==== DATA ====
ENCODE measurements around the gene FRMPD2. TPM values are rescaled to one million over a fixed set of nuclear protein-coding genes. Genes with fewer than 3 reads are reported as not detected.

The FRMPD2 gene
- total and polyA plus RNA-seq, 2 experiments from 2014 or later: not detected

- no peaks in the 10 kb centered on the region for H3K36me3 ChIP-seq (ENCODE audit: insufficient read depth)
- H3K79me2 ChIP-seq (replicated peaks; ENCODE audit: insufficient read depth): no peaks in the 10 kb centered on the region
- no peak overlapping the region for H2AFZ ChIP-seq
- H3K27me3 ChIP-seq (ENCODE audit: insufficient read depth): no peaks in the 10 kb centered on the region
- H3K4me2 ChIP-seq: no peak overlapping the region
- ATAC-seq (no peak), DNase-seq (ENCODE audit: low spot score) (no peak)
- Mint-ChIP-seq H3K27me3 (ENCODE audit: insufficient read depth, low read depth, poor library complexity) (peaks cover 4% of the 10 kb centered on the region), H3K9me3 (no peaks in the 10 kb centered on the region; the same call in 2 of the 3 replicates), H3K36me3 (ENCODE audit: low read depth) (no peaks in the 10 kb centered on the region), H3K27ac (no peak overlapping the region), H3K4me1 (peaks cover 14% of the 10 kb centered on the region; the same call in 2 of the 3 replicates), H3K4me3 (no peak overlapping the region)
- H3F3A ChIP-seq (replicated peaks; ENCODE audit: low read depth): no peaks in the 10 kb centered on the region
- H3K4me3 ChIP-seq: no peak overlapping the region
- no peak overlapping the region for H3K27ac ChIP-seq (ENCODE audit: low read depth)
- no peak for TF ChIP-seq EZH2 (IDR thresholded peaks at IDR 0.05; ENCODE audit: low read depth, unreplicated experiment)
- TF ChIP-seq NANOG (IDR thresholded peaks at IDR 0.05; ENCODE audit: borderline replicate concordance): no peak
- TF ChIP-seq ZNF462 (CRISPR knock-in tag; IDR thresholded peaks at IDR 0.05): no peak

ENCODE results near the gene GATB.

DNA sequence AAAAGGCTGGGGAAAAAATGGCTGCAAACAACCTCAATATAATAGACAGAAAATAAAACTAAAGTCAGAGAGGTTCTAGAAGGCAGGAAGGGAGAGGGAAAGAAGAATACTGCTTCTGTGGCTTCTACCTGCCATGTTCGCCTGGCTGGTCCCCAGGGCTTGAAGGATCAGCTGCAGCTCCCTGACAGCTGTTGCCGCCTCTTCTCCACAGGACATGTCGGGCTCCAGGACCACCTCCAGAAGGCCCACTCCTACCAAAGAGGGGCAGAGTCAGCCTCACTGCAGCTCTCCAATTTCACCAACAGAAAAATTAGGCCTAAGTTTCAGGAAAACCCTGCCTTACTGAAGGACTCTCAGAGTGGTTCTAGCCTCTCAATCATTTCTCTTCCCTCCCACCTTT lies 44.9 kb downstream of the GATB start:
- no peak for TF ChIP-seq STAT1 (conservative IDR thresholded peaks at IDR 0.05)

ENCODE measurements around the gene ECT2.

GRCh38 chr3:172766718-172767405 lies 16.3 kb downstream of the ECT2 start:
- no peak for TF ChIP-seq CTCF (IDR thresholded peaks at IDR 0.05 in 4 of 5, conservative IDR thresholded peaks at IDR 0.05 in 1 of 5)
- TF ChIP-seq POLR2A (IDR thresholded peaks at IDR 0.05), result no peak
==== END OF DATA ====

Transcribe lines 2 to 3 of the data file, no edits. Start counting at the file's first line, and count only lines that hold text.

The FRMPD2 gene
- total and polyA plus RNA-seq, 2 experiments from 2014 or later: not detected